A burgeoning fight at the Royal Thomian.
Recently a foreigner was killed in Tangalle, with a local government leader being a suspect. This is highly unusual (for a foreigner to be killed), but thuggery does persist. In Unawatuna, a friend of mine was accosted by someone flashing a government ID, essentially asking for his girlfriend. Some other friends were leaving a party and ended up getting thrashed into the Mount Lavinia gutter. Not to mention semi-regular fights at nightclubs like Karma.
The Mirror (UK) has the best report on the specific murder so far:
A Briton has died after being attacked on Christmas Day while on holiday in Sri Lanka. Kuram Shaikah Zaman, from Manchester, was killed in the tourist resort of Tangalle. A friend who asked not to be named said Mr Zaman was on leave from his job in the Gaza Strip, where he worked for the International Committee of the Red Cross as a physical rehabilitation programme manager.
Mr Zaman and a Russian woman were attacked following an argument with a man at a hotel, according to reports. Four men have been arrested in connection with the incident, including Sampath Chandra Pushpa Vidanapathirana, 24, the chairman of Tangalle village council, Sri Lankan police told the BBC. A post-mortem examination showed Mr Zaman had been attacked with a sharp weapon and shot, according to reports.
The Russian woman, named as 23-year-old Victoria Alexandrovna, was being treated for serious injuries in a hospital intensive care unit, according to reports. (The Mirror)
Fights will happen, but the danger in Sri Lanka is that so many people think they can get away with it. The head of the Tangalle Pradeshiya Sabha seemed to think he had some particular prerogative (which he doesn’t, he was arrested) and some beach boys or locals in the south seem to think that any whit(ish) woman belongs to them. In Colombo, there are numerous sons of wealth or power who think that bottle service also includes a complimentary beating of their choice.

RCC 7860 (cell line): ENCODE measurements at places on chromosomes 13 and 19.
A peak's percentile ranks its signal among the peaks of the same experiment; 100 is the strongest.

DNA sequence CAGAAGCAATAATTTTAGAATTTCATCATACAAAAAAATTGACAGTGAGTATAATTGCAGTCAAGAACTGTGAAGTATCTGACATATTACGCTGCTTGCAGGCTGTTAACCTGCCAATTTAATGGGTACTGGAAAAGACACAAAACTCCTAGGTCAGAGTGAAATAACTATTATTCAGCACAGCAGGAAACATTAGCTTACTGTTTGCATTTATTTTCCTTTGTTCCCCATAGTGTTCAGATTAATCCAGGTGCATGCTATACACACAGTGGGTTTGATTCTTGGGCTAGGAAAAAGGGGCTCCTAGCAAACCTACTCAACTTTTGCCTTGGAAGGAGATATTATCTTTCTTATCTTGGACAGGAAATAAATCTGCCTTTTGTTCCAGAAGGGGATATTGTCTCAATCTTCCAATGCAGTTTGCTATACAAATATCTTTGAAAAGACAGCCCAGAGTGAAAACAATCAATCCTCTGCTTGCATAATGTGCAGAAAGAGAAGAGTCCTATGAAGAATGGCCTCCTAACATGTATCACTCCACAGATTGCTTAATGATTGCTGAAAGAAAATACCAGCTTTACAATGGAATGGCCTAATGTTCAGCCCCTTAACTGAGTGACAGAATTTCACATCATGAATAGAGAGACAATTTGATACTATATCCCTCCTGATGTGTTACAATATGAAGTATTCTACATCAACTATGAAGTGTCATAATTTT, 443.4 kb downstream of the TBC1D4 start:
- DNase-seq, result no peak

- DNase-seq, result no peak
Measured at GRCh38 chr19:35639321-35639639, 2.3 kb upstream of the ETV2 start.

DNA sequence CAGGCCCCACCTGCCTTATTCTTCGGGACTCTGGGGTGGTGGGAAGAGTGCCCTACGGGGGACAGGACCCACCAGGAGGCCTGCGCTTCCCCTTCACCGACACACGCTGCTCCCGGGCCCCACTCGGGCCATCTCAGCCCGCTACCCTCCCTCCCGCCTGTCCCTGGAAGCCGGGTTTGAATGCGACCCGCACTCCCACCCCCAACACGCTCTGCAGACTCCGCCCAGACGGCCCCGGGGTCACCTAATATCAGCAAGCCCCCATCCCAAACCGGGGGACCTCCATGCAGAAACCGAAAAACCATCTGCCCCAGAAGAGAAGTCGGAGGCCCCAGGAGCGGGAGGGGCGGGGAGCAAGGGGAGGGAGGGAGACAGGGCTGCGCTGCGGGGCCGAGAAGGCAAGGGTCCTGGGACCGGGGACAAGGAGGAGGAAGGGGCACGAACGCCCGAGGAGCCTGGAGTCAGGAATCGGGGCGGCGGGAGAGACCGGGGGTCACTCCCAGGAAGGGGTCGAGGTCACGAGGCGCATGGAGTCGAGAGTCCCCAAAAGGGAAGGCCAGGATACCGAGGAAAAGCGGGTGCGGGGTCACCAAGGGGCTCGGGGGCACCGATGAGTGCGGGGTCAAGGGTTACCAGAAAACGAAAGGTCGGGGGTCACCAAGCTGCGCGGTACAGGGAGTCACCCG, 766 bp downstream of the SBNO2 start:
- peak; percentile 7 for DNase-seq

Again, violence is part of any society, though the circumstances here seem especially brutal. There was a military assault rifle used and, though the reports are dancing around it, it seems that the man’s Russian girlfriend was assaulted and possible raped.
I daresay you’re at a risk of a thrashing anyplace in the world, but when certain people have institutional support for violence (ie, current MP and murder suspect Duminda Silva, MP Mervyn Silva, his son Malaka, etc) it becomes a much more nasty problem. The fact that the victim has been foreign tourists is especially bad since these are guests in the country, a privilege that most decent people in this country respect.
Personally, I think it starts in the schools and when people are young. There’s a certain concept of ‘boys will be boys’ and in Sri Lanka one is a boy until they’re married off, be that 18 or 35. I went to school in America and they were very sensitive to violence, if you assaulted someone you’d be suspended and then expelled, no questions asked. Here it depends on who your parents are, who their parents are, and is more often than not brushed off without serious consequence. In schools a generation ago, prefects had the right to search, harass and even assault younger students, though I don’t know if that’s the same. In Universities, ragging continues, another example of dubious authority being used to support violence. At the highest level, successful politicians practice thuggery quite openly.
It’s gone to another level, however, with a foreigner being killed. Especially as more tourists head south, the quasi mafias that have sprung up around the limited trade there will have to dissipate. These areas have always dealt in drugs and prostitution (a lot of it male) and that leads to local monopolies of violence, but as things get bigger, that can’t go on. I personally know friends who were harassed in Una and I know of another group that having to essentially bribe local toughs to hold an event in Hikka. Like a lot of other issues in Sri Lanka, this latent problem was ignored during the war years, but it needs to be understood that more than illegal structures have encroached on the beach. There’s a lot of illegal and thugish behavior as well.